This is not a movie for everybody. It is painful and awkward at times and the emotional places it visits can be very traumatic for those who have been in similar situations. It also requires a certain amount of focus from the viewer to pick up on the nuances, and a willingness to be in a quiet, still place. Still, if you’re willing to commit to the movie, you may find that you get a good deal out of it. What that might be is totally up to you.

WHY RENT THIS: A very powerful look at two people trying to save their marriage in an unorthodox way. Tucci and Clarkson deliver strong performances.

WHY RENT SOMETHING ELSE: This is a very emotionally complex movie without a good deal of language; less cerebral viewers may get bored.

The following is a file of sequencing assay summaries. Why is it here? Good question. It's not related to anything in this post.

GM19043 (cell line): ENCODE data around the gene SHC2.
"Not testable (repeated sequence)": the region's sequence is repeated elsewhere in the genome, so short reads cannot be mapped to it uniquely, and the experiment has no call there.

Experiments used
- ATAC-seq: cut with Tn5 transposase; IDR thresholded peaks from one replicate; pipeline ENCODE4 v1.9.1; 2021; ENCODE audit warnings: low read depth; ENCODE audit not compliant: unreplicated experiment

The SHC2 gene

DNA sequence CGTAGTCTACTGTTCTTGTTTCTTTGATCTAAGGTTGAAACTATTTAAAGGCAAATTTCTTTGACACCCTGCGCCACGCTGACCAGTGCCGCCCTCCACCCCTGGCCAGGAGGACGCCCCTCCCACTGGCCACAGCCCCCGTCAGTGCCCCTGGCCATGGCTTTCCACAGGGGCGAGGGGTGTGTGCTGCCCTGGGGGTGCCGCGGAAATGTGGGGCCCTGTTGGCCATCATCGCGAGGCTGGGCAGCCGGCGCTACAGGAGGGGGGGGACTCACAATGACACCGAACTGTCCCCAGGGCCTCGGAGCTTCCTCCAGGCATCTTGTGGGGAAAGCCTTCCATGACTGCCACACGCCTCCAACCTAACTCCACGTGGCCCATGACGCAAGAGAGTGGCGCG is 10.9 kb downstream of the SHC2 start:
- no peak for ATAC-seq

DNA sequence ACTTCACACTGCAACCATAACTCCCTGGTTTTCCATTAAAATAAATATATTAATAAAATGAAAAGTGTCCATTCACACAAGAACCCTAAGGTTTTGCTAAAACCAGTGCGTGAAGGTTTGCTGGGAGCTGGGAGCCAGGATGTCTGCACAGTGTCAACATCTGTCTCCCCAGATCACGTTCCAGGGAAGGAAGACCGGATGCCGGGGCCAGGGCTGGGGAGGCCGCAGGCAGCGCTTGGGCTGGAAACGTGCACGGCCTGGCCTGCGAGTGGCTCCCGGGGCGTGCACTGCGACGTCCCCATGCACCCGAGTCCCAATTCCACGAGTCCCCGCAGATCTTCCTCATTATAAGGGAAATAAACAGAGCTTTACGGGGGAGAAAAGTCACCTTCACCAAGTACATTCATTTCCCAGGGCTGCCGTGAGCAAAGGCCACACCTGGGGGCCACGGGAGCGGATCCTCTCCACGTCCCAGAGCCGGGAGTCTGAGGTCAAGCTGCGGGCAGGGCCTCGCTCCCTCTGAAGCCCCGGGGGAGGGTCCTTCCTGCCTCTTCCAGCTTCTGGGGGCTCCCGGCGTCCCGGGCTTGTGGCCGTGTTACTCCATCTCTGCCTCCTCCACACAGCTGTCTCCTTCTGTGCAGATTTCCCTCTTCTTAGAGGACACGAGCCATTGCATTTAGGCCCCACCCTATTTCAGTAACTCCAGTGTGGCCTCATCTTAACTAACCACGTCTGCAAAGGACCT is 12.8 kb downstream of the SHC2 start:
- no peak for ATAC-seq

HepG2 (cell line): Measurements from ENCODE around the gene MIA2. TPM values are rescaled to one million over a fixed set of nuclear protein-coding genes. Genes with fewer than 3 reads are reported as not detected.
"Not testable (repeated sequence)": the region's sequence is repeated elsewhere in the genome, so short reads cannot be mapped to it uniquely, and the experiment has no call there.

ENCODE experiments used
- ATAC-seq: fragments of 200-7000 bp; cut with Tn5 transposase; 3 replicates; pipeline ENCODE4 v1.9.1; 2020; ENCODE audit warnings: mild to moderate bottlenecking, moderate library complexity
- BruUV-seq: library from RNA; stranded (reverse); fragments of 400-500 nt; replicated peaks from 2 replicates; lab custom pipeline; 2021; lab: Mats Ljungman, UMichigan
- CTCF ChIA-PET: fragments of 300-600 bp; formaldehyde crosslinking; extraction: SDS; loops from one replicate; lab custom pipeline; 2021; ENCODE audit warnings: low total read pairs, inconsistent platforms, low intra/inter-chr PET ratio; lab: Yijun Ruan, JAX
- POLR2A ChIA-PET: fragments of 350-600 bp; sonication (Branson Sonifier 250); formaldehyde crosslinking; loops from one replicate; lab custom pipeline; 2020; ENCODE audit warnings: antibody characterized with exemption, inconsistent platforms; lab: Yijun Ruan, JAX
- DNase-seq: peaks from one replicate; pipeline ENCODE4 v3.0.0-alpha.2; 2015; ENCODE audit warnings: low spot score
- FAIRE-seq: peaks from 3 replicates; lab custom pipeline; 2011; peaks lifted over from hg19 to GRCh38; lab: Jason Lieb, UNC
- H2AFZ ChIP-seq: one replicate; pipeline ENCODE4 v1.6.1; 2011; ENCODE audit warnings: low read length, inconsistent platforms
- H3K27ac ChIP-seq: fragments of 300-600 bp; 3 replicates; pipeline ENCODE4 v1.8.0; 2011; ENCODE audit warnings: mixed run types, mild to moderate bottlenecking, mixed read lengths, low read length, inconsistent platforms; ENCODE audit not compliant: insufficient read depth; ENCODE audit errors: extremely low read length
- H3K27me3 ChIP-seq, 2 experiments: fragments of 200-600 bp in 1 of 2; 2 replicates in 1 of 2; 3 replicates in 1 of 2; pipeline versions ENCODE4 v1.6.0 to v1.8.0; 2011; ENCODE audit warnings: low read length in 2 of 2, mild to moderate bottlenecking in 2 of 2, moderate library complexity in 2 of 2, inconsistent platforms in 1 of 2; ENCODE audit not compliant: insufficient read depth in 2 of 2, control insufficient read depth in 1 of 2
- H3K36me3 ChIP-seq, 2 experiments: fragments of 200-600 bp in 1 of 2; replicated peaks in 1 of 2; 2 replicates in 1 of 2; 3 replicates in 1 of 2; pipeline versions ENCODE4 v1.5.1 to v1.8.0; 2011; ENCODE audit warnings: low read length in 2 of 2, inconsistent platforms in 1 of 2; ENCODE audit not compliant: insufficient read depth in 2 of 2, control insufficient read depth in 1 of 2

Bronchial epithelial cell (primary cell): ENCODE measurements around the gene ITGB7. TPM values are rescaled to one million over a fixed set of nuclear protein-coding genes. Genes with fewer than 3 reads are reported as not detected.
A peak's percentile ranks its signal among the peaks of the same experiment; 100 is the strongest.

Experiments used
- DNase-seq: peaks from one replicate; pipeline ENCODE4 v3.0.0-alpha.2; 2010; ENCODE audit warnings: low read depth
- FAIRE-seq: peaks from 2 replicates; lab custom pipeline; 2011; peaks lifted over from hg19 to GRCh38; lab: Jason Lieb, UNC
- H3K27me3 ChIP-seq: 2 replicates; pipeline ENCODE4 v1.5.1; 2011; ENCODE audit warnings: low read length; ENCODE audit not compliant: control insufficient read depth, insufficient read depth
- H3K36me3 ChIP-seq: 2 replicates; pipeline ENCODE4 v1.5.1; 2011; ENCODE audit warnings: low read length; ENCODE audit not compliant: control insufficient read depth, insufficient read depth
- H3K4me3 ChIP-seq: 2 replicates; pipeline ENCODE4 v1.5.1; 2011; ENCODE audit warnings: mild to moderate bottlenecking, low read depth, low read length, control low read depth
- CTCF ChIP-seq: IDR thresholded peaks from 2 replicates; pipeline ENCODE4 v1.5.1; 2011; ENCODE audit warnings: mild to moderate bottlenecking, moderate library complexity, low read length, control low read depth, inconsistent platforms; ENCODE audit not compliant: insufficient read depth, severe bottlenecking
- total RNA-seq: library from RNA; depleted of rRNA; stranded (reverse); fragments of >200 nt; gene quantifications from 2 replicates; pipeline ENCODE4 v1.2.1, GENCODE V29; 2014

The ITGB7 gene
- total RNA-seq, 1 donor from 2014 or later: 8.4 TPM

FAMILY VALUES: There is a great deal of sexual tension and a fair amount of foul language. These, along with the very adult subject matter, should make this off-limits for kiddies.

TRIVIAL PURSUIT: The role of Don was originally offered to Tony Shalhoub but when he had to drop out due to schedule conflicts, Tucci decided to take the role himself.

NOTABLE DVD EXTRAS: None listed.

FINAL RATING: 6/10

TOMORROW: The Skeptic

Date Night


Date Night

Steve Carell is flabbergated; he thought Tina Fey was smashing through the glass ceiling, not the glass door.

(20th Century Fox) Steve Carell, Tina Fey, Mark Wahlberg, Taraji Henson, Common, James Franco, Leighton Meester, Kristen Wiig, Mark Ruffalo, Ray Liotta, William Fichtner, Mila Kunis, Jimmi Simpson. Directed by Shawn Levy

At a certain point in every relationship, routine sets in. That can be deadlier to a marriage then money problems or even infidelity.